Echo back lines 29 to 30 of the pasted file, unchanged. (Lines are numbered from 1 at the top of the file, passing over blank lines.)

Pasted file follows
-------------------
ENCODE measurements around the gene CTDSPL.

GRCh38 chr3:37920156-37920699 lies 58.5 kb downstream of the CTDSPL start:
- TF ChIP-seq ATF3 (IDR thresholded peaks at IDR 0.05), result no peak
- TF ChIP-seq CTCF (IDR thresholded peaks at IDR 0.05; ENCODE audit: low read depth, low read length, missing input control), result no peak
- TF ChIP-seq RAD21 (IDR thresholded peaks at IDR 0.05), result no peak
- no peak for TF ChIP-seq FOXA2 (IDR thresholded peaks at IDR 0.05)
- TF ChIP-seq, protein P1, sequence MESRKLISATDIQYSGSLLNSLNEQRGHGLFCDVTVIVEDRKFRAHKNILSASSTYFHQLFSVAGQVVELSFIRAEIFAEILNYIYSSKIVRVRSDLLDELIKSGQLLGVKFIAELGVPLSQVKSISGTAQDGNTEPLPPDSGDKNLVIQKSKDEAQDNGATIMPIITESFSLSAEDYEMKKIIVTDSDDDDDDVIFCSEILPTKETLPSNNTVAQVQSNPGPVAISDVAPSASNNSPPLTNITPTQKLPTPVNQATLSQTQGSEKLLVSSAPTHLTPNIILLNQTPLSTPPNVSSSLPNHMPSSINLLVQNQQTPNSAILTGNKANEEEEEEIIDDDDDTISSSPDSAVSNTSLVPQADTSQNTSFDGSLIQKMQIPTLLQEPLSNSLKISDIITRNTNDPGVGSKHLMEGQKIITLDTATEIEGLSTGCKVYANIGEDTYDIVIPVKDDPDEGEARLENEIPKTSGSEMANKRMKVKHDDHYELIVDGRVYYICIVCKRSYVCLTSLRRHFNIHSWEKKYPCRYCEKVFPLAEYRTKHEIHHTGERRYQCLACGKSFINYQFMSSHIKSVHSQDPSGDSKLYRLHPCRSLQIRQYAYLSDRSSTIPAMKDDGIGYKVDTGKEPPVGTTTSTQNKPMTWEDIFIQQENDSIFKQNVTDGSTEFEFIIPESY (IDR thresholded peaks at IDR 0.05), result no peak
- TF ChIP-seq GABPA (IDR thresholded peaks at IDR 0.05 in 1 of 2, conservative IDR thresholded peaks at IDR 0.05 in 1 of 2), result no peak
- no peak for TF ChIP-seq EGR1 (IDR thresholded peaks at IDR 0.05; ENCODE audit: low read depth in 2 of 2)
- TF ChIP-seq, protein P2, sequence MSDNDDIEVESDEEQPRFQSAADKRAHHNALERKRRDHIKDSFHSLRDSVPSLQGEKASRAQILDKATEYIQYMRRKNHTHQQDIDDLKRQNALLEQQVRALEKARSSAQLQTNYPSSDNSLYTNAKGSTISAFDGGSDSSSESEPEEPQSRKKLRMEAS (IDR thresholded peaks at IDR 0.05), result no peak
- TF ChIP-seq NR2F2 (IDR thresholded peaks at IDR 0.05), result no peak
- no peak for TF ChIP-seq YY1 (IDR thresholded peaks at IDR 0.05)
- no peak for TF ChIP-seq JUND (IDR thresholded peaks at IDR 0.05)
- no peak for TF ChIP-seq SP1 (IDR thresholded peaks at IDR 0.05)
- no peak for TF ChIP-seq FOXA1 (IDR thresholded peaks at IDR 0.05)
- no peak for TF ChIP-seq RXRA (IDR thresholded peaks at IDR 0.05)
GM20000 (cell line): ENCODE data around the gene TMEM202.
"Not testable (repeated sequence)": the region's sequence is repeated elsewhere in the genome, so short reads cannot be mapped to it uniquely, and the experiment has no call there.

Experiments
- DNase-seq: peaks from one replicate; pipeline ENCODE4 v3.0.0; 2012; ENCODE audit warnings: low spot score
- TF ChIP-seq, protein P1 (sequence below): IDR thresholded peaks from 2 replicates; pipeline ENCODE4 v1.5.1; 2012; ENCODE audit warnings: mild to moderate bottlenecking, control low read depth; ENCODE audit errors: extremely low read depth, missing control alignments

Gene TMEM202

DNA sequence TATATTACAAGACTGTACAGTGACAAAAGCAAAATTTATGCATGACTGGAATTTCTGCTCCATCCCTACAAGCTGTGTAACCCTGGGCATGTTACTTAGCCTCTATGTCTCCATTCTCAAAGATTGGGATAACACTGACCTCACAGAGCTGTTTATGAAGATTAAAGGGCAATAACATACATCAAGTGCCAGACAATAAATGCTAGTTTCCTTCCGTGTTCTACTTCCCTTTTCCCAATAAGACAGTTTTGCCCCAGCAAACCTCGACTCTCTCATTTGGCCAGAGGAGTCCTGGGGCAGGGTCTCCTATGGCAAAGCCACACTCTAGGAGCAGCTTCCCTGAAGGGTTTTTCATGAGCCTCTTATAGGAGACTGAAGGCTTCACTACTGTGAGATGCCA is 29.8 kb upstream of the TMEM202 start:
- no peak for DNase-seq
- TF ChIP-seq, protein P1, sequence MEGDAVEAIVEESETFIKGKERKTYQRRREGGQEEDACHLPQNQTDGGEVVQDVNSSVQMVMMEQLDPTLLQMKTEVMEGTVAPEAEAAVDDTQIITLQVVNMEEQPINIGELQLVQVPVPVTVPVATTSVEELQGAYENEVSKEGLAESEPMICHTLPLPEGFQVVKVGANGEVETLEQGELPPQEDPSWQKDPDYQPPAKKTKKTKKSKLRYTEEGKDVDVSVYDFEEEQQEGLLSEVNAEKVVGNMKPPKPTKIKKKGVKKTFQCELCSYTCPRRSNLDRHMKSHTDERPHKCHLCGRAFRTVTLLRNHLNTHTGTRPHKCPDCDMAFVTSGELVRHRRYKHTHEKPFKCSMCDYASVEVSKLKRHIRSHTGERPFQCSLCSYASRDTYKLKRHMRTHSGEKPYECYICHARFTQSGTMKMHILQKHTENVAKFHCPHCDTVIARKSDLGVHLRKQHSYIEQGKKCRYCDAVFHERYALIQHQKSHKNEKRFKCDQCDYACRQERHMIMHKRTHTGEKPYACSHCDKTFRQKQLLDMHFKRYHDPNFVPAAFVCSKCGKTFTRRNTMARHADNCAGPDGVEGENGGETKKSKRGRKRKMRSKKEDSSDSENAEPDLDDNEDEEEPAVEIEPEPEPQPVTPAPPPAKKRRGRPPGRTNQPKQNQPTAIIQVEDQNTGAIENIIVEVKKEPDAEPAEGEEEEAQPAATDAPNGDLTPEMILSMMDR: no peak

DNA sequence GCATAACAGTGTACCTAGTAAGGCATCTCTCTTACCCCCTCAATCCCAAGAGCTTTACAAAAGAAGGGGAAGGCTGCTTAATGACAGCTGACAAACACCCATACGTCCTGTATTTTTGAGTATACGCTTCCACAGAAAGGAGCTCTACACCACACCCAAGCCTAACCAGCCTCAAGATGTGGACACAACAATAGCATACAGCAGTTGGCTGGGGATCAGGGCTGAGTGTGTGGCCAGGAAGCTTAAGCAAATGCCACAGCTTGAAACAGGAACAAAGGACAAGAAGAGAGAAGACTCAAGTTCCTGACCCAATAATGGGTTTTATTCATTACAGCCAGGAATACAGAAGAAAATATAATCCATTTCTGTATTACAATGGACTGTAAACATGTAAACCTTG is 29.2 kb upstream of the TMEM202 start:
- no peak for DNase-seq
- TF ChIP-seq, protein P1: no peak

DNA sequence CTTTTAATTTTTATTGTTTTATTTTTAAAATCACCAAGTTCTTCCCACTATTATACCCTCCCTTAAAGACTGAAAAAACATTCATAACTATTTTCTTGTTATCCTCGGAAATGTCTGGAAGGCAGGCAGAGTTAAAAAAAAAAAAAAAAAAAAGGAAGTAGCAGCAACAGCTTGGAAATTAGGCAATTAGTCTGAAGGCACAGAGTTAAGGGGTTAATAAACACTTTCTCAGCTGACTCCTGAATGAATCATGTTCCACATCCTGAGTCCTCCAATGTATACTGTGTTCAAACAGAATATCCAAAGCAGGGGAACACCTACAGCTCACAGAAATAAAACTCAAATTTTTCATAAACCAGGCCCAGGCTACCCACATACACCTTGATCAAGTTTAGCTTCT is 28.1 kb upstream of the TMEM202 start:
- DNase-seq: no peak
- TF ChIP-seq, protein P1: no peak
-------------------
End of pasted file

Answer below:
DNA sequence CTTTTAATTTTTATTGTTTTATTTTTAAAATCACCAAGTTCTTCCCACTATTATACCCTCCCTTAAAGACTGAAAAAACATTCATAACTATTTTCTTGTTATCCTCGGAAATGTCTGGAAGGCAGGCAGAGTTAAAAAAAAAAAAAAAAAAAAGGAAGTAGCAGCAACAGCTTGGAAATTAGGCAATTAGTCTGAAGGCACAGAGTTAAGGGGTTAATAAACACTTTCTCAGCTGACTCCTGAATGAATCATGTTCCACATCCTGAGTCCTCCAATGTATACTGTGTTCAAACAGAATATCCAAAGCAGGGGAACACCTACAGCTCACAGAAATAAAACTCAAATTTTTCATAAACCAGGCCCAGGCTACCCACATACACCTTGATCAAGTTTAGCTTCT is 28.1 kb upstream of the TMEM202 start:
- DNase-seq: no peak